HR 6094 Scorpii

(The Planet Project)

Sco A single "Jupiter" orbits a star that seems much like the Sun though with curious anomalies.


The circle shows the location of the class G dwarf star HR 6094, found in the constellation Scorpius. The star's planet orbits with a period of 540.4 days, or 1.48 years, at an average distance of 1.26 Astronomical Units (189 million kilometers, 117 million miles), 26 percent greater than the Earth's path around the Sun, the stellar motion revealing a planet with a mass at least as great as Jupiter's. A rather high eccentricity takes the planet from as far as 1.92 AU from its parent star to 0.60 AU, closer to its star than Venus is from the Sun.


HR 6094, also called HD 147513, is a fifth magnitude (5.38) class G5 dwarf star in Scorpius. Too faint to have a proper or Greek letter name, or even Flamsteed number, it is known best by its numbers in the Bright Star(HR) and the Henry Draper (HD) Catalogues. From a distance of only 42 light years, it shines with a luminosity almost exactly the same as that of the Sun, but with a somewhat higher surface temperature of 5880 Kelvin, rather warm for its apparently cooler spectral class. While metal enrichment could have that effect, HR 6094's is not all that great, the iron-to-hydrogen ratio raised by just 15 percent. Such enrichment, however, is typical of stars with planets. Mass estimates range from just over a solar mass to as much as 10 percent greater than solar. The star is also said to be variable by up to 0.07 magnitudes, which does not fit the character of an ordinary G dwarf, which should be very stable.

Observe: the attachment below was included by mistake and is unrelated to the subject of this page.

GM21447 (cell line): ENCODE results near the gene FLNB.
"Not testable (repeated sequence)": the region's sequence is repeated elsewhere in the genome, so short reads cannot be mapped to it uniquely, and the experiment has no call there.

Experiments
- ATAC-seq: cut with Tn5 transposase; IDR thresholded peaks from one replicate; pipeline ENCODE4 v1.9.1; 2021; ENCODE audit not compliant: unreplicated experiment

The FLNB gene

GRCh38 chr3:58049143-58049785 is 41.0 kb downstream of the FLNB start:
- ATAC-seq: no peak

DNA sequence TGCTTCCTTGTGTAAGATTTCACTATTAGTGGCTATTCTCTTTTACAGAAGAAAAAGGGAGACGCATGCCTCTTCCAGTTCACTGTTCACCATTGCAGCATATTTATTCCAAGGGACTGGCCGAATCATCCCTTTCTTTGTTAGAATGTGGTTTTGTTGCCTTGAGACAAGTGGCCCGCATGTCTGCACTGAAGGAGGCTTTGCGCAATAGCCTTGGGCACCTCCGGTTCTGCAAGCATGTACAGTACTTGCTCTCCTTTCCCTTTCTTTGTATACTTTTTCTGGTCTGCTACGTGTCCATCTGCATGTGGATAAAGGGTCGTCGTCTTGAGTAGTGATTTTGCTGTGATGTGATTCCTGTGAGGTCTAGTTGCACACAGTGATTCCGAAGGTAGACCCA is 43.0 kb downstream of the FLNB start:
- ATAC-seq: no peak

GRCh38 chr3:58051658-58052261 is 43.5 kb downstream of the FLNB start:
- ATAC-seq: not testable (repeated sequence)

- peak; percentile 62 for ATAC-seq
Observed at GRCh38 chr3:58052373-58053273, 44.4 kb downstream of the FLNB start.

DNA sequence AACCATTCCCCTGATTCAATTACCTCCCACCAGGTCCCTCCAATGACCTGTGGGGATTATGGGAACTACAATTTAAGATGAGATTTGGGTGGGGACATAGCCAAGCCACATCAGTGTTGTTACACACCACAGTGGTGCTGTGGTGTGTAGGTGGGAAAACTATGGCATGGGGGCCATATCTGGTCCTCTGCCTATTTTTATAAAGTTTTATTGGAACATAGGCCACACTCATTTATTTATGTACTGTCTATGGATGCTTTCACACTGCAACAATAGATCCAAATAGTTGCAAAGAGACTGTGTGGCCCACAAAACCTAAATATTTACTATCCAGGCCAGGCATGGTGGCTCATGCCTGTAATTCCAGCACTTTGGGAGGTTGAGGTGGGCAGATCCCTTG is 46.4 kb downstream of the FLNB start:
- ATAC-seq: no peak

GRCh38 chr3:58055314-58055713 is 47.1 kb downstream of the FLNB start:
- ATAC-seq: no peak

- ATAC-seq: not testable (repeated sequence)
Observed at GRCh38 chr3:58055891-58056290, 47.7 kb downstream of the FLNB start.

Written by Jim Kaler. Return to The Planet Project or go to STARS.